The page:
Coping mechanisms are skills and activities used to process negative feelings and emotions. Often, teens use drugs to cope. Learning other, healthier coping mechanisms early can greatly reduce the chances of risky drug use.
There are many goals of coping skills, including preventing stress, accepting discomfort, and changing things within one’s control. Here are some examples of coping strategies that can be helpful for teens:
- Planning ahead for how to deal with stressful or uncomfortable situations
- Learning how to process and release negative emotions in a healthy way
- Practising self-care
Some activities to consider include journaling, reading, or taking up a creative hobby. As we will discuss briefly, eating right and exercising regularly can also be healthy coping mechanisms.
Educating on the Risks of Drug Abuse
Educating adolescents about the risks of drug use at an early age is crucial. The teen brain is highly vulnerable as the brain continues to develop. These vulnerabilities are present until the brain stops maturing at around 25 or 26.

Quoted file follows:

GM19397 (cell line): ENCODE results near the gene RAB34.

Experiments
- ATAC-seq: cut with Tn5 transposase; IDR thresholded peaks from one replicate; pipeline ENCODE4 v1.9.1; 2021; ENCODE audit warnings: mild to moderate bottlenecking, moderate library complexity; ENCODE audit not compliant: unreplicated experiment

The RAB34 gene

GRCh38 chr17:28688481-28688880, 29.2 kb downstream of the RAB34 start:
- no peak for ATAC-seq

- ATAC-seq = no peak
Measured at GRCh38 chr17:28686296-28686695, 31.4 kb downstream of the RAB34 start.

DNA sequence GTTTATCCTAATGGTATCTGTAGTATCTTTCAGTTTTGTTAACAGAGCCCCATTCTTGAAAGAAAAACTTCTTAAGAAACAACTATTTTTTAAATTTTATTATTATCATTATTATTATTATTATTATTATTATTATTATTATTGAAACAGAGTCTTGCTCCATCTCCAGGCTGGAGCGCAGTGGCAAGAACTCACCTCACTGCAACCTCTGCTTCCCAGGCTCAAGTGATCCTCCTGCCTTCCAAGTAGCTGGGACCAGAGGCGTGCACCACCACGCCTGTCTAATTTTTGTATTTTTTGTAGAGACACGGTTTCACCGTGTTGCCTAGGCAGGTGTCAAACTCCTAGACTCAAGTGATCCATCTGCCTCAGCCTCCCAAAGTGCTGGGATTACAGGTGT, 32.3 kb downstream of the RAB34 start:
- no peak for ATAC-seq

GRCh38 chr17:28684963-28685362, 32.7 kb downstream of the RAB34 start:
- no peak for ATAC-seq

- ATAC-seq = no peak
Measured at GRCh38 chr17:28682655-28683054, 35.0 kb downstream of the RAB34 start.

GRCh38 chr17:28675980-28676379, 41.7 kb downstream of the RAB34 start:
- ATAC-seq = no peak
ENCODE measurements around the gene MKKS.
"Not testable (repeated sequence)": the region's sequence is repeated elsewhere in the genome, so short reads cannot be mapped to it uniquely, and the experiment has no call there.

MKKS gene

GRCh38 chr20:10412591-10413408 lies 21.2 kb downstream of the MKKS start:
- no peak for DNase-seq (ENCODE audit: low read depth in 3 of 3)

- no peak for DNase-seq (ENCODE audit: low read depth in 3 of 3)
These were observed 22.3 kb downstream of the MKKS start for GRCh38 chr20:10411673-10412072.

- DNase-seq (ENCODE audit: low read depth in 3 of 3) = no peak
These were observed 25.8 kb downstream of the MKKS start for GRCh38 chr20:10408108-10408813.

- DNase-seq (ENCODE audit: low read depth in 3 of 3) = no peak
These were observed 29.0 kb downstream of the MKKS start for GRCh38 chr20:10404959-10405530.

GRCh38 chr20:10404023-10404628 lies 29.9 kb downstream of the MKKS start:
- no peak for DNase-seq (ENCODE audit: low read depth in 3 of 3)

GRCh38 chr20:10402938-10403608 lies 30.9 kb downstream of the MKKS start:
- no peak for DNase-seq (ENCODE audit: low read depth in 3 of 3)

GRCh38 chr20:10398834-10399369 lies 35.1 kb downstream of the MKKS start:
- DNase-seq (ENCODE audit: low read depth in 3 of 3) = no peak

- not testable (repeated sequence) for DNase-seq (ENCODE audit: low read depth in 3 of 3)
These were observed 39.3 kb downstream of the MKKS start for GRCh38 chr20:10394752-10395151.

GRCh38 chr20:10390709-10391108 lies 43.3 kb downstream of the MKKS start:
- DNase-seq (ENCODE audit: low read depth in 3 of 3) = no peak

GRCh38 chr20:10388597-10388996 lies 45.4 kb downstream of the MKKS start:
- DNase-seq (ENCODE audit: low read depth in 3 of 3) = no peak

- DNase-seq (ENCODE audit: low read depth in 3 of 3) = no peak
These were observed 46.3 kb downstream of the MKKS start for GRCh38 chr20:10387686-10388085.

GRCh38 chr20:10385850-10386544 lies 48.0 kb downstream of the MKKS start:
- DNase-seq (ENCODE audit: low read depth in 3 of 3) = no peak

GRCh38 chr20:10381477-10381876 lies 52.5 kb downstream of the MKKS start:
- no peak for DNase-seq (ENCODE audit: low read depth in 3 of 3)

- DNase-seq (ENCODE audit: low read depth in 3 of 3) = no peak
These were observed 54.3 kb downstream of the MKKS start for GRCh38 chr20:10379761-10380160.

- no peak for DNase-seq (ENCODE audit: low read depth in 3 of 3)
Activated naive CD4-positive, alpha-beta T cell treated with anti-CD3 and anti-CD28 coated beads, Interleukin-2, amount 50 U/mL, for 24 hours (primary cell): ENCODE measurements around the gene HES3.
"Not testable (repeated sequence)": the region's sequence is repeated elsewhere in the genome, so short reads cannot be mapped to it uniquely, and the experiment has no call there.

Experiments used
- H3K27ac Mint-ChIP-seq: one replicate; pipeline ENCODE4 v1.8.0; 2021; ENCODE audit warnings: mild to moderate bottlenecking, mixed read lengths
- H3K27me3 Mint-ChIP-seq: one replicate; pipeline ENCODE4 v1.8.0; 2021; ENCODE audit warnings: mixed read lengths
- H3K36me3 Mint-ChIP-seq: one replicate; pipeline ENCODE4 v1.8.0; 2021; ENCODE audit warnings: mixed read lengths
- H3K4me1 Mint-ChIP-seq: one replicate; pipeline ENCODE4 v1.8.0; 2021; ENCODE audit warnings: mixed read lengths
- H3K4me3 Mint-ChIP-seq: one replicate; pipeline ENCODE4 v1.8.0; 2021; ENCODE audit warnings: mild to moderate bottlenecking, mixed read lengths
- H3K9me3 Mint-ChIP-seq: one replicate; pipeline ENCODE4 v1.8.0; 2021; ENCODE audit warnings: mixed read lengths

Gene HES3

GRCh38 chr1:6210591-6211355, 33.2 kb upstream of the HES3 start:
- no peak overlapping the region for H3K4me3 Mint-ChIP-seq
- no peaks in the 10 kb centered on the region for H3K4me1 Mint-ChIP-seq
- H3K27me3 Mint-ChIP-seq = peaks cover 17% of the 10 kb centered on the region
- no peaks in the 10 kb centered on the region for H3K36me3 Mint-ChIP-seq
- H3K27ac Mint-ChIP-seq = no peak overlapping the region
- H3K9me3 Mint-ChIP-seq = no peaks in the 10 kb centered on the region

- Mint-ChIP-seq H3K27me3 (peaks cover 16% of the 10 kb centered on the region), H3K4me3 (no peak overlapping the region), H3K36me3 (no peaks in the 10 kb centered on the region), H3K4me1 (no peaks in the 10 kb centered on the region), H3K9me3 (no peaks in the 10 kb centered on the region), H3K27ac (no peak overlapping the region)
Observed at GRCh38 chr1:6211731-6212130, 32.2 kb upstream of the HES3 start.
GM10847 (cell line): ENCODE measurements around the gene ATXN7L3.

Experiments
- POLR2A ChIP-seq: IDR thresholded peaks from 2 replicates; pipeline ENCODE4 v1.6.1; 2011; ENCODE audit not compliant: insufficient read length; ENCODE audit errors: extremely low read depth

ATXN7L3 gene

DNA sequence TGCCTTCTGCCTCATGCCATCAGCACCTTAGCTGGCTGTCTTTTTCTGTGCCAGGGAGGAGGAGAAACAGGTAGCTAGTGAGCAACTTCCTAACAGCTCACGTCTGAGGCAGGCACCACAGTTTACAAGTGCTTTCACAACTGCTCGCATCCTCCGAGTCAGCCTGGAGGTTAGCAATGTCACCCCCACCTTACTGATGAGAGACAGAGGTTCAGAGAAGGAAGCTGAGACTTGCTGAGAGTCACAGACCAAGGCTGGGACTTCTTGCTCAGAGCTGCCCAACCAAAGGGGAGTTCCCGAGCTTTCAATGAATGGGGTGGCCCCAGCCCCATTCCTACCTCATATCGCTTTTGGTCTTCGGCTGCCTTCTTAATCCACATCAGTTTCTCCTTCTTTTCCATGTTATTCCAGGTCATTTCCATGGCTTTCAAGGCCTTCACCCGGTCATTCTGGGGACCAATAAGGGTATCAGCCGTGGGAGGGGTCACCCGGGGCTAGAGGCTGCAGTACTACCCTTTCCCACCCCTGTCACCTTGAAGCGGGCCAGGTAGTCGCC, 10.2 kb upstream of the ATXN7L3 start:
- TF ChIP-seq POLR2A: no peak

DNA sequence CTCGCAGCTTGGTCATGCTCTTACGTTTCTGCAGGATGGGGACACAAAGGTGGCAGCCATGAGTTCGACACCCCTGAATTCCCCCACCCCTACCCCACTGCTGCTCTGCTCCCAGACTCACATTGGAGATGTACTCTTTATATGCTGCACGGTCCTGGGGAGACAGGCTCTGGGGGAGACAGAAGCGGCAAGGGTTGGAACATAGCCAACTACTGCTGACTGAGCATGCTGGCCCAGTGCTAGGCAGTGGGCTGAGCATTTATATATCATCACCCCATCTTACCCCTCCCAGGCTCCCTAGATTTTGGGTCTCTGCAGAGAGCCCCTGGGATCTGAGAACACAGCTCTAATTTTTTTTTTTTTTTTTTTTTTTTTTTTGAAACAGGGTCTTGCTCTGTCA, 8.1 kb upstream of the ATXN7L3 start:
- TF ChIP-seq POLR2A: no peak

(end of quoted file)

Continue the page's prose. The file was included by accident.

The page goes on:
The brain changes from early drug use can increase the chances of developing a substance use disorder, but that’s not all. Drug-related damage to certain brain areas is also associated with long-term learning and memory deficits that may not be reversible.
Early drug use can also impact other areas of the body. Drug use makes injuries and accidents more likely, increases the chances of contracting a sexually transmitted infection, and raises the risk of future liver or kidney dysfunction.
Finally, using drugs ruins lives. Youth substance abuse is associated with poor academic outcomes, job hopping, social isolation, and teen pregnancies. Crimes, violence, and other legal issues are other potential impacts of teen drug use that adolescents need to understand.
Living a Well-Balanced Life